kids health

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‘Fat Letters’ To Trick-Or-Treaters? Get Real (Also, Halloween Health Tips)

I am typically the Halloween Scrooge. Sure, I love the costumes and neighborhood rituals, but the furious sugar obsession and frenetic hoarding of candy (whatever happened to apples?) makes me crazy.

But not, apparently, as crazy as a woman in North Dakota who apparently plans to hand out “fat letters” to chubby trick-or-treaters who show up at her door, according to a report on Valley News Live.

The news site posts what it says is a copy of the (still anonymous) woman’s Halloween letter which says, in part:

“Your child is, in my opinion, moderately obese and should not be consuming sugar and treats to the extent of some children this Halloween season. My hope is that you will step up as a parent and ration candy this Halloween and not allow your child to continue these unhealthy eating habits.”

Why bother trying to make a public health statement on Halloween? The anti-fat-kid letter writer tells a local N.D. radio station, “I just want to send a message to the parents of kids that are really overweight… I think it’s just really irresponsible of parents to send them out looking for free candy just ’cause all the other kids are doing it.”

halloween candyWhile I agree with the sentiment here, the Halloween finger-wagging (if true) seems a bit misplaced. I’m not thrilled about my kids getting high on candy corn either, but let’s get some perspective here people: it’s only one day.

Still, for those who want to minimize the kids’ sugar hangover Friday, I’m reprinting our post “Five Halloween Health Tips” written by Boston-area mom and health and wellness coach Nina Manolson:

1. Start The Evening Full

While it’s tempting to just grab a slice of pizza and then run out for trick-or-treating, Nina says it’s critical to feed your kids a generous, protein-rich dinner on Halloween night, including a healthy sweet dessert, like baked apple with cinnamon or a fruit smoothie. This, hopefully, will leave them less vulnerable to the Tootsie Rolls and Laffy Taffy lurking outside.

2. Trading, Sorting And Counting

After collecting vats of candy and calling it a night, it’s time to get down to work. First, Nina has her kids divide their sugar-laden cache into two groups, which she calls, loosely, “Food” and “Nonfood.”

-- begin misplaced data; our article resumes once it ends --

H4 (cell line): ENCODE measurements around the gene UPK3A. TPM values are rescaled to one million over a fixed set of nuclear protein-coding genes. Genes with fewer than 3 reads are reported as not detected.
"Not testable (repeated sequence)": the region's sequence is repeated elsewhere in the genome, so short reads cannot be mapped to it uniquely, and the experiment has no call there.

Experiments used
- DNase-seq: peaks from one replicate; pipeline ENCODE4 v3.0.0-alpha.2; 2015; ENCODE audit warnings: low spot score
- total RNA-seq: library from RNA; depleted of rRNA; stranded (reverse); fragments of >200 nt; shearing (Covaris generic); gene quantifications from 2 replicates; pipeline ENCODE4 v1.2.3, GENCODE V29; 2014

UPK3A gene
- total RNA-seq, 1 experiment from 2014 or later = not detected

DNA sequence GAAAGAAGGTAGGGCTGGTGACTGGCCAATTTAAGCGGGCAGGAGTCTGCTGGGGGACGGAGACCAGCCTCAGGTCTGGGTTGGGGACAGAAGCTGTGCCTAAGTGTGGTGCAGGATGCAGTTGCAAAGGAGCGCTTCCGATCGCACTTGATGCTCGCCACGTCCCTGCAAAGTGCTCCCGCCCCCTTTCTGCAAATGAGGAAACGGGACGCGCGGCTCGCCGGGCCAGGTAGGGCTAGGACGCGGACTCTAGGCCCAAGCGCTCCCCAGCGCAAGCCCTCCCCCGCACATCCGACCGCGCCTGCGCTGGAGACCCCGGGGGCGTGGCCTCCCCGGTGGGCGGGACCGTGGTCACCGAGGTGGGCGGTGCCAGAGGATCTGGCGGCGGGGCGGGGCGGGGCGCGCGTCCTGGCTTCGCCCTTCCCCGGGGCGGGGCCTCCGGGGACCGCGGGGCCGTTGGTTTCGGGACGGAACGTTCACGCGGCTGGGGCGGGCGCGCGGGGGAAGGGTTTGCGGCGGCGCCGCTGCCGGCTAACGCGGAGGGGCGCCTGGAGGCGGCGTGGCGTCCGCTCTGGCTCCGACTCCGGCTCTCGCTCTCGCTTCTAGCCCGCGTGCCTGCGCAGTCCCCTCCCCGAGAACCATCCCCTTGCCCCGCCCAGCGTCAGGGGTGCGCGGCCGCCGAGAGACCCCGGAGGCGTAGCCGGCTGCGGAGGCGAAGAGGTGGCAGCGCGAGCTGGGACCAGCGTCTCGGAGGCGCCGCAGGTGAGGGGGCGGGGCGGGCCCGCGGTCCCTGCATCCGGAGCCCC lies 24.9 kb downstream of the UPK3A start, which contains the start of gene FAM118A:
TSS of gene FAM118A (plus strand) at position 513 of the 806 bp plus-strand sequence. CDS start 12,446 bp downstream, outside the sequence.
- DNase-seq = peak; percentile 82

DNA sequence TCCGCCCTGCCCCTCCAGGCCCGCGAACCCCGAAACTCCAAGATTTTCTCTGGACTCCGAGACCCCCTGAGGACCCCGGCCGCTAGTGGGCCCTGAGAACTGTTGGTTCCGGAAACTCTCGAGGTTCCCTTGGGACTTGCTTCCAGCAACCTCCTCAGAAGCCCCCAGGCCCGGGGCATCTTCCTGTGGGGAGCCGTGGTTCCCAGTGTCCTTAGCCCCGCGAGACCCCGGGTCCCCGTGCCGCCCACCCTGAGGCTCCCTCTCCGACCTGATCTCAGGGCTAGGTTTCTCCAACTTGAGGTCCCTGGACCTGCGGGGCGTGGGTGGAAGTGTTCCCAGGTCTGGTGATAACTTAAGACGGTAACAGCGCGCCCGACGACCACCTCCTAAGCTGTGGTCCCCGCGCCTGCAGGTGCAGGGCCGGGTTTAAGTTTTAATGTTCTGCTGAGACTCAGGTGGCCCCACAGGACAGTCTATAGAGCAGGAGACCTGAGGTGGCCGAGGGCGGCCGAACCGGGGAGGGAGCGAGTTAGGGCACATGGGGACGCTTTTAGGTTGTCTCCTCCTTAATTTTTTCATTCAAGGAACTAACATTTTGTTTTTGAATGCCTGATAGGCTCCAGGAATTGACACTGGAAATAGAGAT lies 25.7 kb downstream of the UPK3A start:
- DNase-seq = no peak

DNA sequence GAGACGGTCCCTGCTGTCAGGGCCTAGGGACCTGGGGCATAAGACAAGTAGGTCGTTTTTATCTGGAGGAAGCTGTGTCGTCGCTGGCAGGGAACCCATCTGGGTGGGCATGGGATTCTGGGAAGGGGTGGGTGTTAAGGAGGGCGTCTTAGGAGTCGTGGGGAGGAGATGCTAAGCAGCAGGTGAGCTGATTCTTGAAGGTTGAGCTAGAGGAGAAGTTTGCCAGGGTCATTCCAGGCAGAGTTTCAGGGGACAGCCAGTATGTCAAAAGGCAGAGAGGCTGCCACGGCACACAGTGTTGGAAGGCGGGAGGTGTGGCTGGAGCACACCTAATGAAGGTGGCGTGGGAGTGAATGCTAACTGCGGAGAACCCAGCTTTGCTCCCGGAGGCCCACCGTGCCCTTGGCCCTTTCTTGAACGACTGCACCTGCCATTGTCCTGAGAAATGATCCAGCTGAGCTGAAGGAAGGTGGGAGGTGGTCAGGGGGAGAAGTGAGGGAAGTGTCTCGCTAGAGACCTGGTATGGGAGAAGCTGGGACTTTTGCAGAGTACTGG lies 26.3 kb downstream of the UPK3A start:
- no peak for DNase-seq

“Nonfood” is anything with high-fructose corn syrup or trans-fat and anything that looks like plastic. (You know those rubbery candies shaped like hamburgers and ice cream cones? Nina says she’s kept one of those around for six years now, jumped on it, kicked it around and it still looks exactly the same.) Continue reading

Why To Exercise Today: For School Kids, Sharper Minds, Ready-To-Learn Bodies

JW Designs/flickr

JW Designs/flickr

Did we really need the lofty body of experts at the Institute of Medicine to tell us this? Could we not have polled any parent of a school-age child, who know so well that an intense round of freeze tag or a vigorous spin on the monkey bars before sitting at a desk makes focusing the brain so, so, so much more manageable?

In any case, here, the government experts chime in. The latest recommendations from the IOM: Kids should have at least 60 minutes a day of vigorous, moderate intensity physical activity — half of which should get done during school hours. To which I say: Amen.

Here are the bullet point recommendations from the report:

•School districts should provide high-quality curricular physical education during which the students should spend at least half of the class-time engaged in vigorous or
moderate-intensity physical activity.
•All elementary school students should spend an average of 30 minutes per day and all middle and high school students an average of 45 minutes per
day in physical education class. (To allow for flexibility in curriculum scheduling, this recommendation is equivalent to 150 minutes per week for elementary school students and 225 minutes per week for middle and high school students.) Continue reading